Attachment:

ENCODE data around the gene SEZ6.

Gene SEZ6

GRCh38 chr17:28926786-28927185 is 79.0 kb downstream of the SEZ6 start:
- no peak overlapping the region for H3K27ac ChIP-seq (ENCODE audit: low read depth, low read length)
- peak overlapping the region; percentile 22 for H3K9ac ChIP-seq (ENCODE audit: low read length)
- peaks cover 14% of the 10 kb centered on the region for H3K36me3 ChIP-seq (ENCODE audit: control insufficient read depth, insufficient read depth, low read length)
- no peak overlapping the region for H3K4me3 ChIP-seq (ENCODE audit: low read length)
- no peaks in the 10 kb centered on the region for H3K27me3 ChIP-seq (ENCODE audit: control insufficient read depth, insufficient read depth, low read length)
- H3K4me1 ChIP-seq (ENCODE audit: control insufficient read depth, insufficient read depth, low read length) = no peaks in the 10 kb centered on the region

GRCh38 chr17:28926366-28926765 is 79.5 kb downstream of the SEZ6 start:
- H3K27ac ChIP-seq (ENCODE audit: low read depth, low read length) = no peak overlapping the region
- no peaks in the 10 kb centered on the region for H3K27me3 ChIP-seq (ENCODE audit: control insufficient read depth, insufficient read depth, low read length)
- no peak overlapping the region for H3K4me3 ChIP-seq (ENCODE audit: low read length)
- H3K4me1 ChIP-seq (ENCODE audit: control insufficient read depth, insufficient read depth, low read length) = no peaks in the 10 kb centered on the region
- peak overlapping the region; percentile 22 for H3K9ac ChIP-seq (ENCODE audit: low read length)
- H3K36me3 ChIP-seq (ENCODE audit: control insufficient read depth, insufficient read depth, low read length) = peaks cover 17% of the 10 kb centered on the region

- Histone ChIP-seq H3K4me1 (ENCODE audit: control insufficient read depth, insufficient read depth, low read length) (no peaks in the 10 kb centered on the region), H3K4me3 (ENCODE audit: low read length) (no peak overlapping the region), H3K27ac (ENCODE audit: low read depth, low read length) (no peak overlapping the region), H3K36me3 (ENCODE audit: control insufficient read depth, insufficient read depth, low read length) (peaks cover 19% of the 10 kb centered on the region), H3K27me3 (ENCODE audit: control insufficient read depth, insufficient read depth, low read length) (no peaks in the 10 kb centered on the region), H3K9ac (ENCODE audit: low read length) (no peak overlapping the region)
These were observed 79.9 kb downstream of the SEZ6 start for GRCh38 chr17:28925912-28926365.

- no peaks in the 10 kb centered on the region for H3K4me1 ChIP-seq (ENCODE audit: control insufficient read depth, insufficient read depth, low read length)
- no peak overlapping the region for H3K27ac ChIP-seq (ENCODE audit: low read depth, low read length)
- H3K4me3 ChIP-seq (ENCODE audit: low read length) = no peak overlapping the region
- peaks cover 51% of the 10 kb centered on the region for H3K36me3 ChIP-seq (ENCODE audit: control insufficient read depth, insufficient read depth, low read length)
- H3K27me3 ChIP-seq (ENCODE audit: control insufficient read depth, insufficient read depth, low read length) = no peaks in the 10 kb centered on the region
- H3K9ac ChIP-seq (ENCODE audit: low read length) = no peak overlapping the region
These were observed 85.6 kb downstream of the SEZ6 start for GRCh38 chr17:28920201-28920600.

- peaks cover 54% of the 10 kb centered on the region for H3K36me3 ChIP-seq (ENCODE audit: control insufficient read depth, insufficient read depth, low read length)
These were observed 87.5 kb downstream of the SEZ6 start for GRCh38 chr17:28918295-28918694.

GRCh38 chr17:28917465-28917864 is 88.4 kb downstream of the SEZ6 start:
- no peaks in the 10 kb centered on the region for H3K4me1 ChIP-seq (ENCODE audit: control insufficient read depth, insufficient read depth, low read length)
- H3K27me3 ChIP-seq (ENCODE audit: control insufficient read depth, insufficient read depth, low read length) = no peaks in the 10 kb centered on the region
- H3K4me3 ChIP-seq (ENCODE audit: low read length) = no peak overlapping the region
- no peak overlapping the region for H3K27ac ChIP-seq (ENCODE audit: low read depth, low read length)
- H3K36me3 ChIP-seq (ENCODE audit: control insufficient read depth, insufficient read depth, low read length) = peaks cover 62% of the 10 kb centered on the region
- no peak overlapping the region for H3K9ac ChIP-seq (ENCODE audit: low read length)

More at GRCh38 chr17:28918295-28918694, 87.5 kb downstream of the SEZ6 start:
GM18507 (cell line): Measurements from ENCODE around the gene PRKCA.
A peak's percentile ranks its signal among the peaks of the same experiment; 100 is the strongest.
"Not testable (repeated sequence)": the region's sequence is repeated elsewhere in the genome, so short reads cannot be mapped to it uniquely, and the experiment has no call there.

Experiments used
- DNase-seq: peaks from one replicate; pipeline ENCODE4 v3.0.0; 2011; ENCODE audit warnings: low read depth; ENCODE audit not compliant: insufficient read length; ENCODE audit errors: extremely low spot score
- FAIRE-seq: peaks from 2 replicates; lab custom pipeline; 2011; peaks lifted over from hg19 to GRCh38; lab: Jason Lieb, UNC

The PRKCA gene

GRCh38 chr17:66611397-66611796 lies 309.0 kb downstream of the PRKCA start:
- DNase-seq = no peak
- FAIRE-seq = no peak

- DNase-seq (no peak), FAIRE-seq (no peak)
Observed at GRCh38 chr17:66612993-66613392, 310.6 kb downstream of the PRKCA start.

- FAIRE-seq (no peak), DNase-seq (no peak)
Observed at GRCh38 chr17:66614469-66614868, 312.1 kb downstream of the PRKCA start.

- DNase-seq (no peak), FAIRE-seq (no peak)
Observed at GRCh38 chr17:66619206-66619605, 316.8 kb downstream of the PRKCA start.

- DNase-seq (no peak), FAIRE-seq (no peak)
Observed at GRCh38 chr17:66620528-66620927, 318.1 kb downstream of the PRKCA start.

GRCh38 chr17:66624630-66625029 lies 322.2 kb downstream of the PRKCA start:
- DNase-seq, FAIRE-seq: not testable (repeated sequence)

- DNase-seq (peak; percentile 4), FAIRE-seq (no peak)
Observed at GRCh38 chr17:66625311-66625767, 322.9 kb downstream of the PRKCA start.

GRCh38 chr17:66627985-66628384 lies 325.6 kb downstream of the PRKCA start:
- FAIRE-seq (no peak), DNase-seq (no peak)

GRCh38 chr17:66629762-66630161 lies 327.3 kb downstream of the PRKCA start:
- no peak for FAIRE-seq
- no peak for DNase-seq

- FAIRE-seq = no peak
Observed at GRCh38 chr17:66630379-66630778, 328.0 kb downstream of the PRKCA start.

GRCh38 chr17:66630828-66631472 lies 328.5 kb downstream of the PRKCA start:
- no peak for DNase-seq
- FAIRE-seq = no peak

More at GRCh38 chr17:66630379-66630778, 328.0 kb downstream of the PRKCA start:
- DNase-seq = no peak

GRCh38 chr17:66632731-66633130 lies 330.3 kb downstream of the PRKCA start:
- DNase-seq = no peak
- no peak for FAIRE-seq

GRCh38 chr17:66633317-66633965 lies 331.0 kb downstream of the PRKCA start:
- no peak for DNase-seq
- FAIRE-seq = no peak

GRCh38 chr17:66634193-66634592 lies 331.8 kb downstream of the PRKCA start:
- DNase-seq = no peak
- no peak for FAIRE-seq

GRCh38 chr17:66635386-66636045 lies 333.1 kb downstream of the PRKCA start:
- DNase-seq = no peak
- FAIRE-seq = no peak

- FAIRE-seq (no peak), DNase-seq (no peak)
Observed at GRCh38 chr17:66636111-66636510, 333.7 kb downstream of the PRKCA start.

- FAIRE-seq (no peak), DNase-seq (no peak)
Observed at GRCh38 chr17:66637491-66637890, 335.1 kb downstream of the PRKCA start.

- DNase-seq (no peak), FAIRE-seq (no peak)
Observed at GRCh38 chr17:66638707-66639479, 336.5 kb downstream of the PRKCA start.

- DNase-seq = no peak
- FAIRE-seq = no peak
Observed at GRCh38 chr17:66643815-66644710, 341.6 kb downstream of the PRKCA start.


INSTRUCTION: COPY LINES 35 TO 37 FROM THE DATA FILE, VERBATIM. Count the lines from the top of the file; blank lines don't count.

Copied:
More at GRCh38 chr17:28918295-28918694, 87.5 kb downstream of the SEZ6 start:
GM18507 (cell line): Measurements from ENCODE around the gene PRKCA.
A peak's percentile ranks its signal among the peaks of the same experiment; 100 is the strongest.